Special Needs Resource Library
Quality of Life category
Presented in partnership with:
December 10, 2018
To date, the toy libraries located at the Willoughby and Willowick Libraries include 96 toys and the toys had circulated 134 times since the beginning of September. In 2019, they plan to continue building the toy libraries at both locations and increase circulation through publicity efforts at area preschools and daycares.
They also plan to add sensory stations for children who have special sensory needs often related to autism that will include various shapes, blocks, tactile alphabet letters, and sensory mats at the the Willoughby, Willowick, and Eastlake Libraries.
They are also considering a toy library at the Eastlake location after the building renovation is completed later this year.
September 14, 2018
Angela’s Accelerate vision of an adaptive toy library has become a reality at the Willoughby-Eastlake Public Library. The W-E Play Toy Library, now available to the public, includes more than 70 toys, many of which have been adapted.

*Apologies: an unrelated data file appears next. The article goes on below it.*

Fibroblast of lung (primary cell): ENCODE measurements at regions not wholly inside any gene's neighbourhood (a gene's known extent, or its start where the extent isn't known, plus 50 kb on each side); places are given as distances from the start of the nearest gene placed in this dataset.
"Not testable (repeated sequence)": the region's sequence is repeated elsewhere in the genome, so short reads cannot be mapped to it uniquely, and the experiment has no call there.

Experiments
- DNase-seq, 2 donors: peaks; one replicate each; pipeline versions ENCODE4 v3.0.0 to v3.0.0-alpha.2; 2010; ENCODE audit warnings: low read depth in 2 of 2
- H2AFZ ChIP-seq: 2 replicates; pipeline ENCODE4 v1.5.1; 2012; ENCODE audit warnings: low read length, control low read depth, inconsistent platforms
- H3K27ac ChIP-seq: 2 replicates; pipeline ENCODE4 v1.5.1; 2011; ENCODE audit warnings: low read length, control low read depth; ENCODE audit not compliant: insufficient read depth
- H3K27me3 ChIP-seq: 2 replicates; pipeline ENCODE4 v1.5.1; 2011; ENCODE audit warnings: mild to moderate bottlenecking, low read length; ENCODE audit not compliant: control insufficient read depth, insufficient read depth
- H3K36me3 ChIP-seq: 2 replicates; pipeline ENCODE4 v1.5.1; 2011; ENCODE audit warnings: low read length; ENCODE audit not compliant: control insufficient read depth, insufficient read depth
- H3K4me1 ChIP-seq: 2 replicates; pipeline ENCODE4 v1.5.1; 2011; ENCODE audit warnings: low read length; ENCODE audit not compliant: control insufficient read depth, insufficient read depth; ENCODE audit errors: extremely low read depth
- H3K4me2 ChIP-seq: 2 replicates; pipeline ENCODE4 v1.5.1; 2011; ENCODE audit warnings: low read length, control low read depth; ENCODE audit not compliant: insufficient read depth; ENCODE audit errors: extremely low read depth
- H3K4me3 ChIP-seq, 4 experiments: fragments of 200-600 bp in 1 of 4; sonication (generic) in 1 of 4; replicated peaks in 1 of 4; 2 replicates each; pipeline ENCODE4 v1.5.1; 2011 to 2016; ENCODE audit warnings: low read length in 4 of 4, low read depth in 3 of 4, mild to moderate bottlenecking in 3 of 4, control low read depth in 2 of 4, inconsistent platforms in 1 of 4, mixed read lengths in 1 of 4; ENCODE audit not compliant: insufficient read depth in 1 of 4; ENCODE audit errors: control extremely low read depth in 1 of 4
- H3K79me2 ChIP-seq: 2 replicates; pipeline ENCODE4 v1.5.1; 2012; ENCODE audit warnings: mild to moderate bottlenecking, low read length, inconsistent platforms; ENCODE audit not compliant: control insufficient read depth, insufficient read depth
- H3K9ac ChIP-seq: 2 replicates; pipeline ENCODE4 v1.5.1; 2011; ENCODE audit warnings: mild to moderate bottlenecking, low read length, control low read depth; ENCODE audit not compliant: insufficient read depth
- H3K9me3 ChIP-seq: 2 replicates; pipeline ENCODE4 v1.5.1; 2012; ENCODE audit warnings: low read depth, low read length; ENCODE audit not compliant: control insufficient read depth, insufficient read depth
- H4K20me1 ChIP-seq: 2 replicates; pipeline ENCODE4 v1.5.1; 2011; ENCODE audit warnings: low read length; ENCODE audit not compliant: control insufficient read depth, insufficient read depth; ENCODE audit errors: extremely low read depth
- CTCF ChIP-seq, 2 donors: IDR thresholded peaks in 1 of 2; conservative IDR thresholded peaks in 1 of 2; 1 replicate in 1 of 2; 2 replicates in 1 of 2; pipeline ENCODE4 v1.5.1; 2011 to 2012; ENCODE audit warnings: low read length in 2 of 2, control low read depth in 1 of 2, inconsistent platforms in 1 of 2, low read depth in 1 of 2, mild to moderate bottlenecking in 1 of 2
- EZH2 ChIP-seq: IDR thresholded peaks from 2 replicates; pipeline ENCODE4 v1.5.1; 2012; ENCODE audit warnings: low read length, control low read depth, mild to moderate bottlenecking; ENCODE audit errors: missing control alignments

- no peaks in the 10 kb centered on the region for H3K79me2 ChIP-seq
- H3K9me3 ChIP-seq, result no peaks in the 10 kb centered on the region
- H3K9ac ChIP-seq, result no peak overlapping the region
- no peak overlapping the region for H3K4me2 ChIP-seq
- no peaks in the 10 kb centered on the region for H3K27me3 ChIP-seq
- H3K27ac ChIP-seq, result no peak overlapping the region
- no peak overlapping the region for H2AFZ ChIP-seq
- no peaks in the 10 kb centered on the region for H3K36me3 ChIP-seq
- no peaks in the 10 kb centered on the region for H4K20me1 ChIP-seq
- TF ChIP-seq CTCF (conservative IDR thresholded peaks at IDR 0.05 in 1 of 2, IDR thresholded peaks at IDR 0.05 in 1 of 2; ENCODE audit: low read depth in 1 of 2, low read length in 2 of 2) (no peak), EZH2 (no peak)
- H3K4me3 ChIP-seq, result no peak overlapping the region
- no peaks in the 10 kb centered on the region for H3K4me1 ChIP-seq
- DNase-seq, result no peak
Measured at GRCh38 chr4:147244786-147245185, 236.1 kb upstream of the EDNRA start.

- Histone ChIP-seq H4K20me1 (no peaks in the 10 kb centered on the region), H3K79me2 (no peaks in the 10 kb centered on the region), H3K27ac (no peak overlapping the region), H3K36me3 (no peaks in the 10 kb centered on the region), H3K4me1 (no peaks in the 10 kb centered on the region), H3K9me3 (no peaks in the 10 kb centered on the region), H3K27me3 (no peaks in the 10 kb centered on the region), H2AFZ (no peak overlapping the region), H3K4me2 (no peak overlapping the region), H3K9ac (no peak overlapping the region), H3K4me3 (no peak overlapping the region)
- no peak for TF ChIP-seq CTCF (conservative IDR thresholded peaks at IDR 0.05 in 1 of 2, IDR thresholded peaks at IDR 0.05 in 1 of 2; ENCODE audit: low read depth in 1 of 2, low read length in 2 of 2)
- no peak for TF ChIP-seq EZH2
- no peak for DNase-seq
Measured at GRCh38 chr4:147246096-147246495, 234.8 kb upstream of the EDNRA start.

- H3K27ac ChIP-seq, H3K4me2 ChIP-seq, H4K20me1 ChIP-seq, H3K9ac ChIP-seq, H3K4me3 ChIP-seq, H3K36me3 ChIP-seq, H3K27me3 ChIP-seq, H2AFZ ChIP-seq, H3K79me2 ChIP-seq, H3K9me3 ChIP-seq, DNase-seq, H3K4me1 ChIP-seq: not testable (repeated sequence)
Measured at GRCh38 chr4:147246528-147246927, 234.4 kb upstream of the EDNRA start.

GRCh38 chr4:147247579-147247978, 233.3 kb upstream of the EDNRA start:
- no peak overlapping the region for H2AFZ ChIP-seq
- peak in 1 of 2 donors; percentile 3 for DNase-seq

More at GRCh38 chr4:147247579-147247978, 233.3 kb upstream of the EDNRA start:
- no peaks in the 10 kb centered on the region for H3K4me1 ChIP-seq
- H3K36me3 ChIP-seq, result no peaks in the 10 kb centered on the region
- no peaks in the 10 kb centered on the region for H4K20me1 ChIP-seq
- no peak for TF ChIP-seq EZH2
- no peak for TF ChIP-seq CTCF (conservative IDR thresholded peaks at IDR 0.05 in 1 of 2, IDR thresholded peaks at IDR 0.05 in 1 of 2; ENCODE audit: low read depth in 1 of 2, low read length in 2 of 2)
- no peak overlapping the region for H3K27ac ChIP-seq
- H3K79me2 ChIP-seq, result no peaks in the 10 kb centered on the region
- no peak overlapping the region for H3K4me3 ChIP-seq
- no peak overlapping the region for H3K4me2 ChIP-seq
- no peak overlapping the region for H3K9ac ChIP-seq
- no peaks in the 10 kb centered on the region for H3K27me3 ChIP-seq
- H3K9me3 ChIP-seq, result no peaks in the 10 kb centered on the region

The library is also offering complementary adapted programming, including story time, LEGO club, and a music/movement class.
According to a story by The News-Herald, “In addition to the Adapted Toy Library and special programming, there will be sensory kits available at each library location for children who are sensitive to noise. The kits will include a pair of headphones, a stress therapy squeeze ball and a fidget toy for children to use while in the library if they are feeling overwhelmed by noise or activity.” See the full story >
May 4, 2018
At Accelerate 2018, Angela Bair won $2,000 for her idea for a library that makes educational and therapeutic resources for children with special needs accessible to parents, caregivers, educators, and professionals.
In conjunction with Willoughby-Eastlake Public Library, who will house the library, she completed a workshop provided by RePlay for Kids, an area nonprofit that specializes in adapting toys to be used by children with disabilities. They had a team of 14 people (staff and volunteers) who learned to take toys apart and solder adaptive components onto them. The workshop aimed to achieve two objectives:
- Educate our children and collection development staffs on how adapted toys work.
- Construct a start-up collection of adapted toys. This included added switches suitable for kids with physical disabilities who cannot use the small controls typically found on toys.
They are currently working to package and catalog them for library use.
One of the biggest challenges they foresee is connecting will the toys with the kids who need them. They are currently exploring partnerships with other local organizations to help build awareness and make connections. Current partners include the Lake County Board of Developmental Disabilities, the Willoughby-Eastlake Schools, and Lake Health.